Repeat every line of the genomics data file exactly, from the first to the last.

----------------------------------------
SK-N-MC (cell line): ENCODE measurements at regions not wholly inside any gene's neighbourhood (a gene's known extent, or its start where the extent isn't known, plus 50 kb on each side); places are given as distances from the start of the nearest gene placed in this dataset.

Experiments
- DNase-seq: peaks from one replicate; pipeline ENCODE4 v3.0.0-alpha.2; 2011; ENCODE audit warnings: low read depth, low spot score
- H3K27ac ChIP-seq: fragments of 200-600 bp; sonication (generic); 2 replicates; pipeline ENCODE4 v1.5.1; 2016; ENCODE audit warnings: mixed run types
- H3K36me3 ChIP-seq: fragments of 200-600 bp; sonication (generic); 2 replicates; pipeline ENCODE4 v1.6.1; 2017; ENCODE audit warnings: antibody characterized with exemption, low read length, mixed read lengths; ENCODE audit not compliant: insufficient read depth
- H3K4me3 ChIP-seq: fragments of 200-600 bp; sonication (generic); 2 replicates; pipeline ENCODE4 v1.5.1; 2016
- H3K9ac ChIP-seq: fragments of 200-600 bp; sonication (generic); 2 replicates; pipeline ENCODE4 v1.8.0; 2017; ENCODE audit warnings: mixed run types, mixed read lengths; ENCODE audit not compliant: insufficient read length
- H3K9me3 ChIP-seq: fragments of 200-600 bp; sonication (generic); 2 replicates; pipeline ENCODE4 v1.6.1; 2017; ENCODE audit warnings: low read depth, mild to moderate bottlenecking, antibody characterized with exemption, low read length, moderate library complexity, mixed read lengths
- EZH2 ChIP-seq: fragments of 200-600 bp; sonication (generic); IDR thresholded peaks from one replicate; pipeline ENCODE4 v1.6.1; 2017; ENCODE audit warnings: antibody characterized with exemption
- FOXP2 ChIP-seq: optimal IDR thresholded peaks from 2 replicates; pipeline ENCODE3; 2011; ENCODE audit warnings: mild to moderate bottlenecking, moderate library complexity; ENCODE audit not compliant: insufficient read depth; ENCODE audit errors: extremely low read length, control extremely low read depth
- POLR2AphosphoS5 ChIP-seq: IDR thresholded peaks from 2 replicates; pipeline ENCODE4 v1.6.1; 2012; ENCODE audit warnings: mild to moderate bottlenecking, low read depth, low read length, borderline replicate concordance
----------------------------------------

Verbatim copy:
SK-N-MC (cell line): ENCODE measurements at regions not wholly inside any gene's neighbourhood (a gene's known extent, or its start where the extent isn't known, plus 50 kb on each side); places are given as distances from the start of the nearest gene placed in this dataset.

Experiments
- DNase-seq: peaks from one replicate; pipeline ENCODE4 v3.0.0-alpha.2; 2011; ENCODE audit warnings: low read depth, low spot score
- H3K27ac ChIP-seq: fragments of 200-600 bp; sonication (generic); 2 replicates; pipeline ENCODE4 v1.5.1; 2016; ENCODE audit warnings: mixed run types
- H3K36me3 ChIP-seq: fragments of 200-600 bp; sonication (generic); 2 replicates; pipeline ENCODE4 v1.6.1; 2017; ENCODE audit warnings: antibody characterized with exemption, low read length, mixed read lengths; ENCODE audit not compliant: insufficient read depth
- H3K4me3 ChIP-seq: fragments of 200-600 bp; sonication (generic); 2 replicates; pipeline ENCODE4 v1.5.1; 2016
- H3K9ac ChIP-seq: fragments of 200-600 bp; sonication (generic); 2 replicates; pipeline ENCODE4 v1.8.0; 2017; ENCODE audit warnings: mixed run types, mixed read lengths; ENCODE audit not compliant: insufficient read length
- H3K9me3 ChIP-seq: fragments of 200-600 bp; sonication (generic); 2 replicates; pipeline ENCODE4 v1.6.1; 2017; ENCODE audit warnings: low read depth, mild to moderate bottlenecking, antibody characterized with exemption, low read length, moderate library complexity, mixed read lengths
- EZH2 ChIP-seq: fragments of 200-600 bp; sonication (generic); IDR thresholded peaks from one replicate; pipeline ENCODE4 v1.6.1; 2017; ENCODE audit warnings: antibody characterized with exemption
- FOXP2 ChIP-seq: optimal IDR thresholded peaks from 2 replicates; pipeline ENCODE3; 2011; ENCODE audit warnings: mild to moderate bottlenecking, moderate library complexity; ENCODE audit not compliant: insufficient read depth; ENCODE audit errors: extremely low read length, control extremely low read depth
- POLR2AphosphoS5 ChIP-seq: IDR thresholded peaks from 2 replicates; pipeline ENCODE4 v1.6.1; 2012; ENCODE audit warnings: mild to moderate bottlenecking, low read depth, low read length, borderline replicate concordance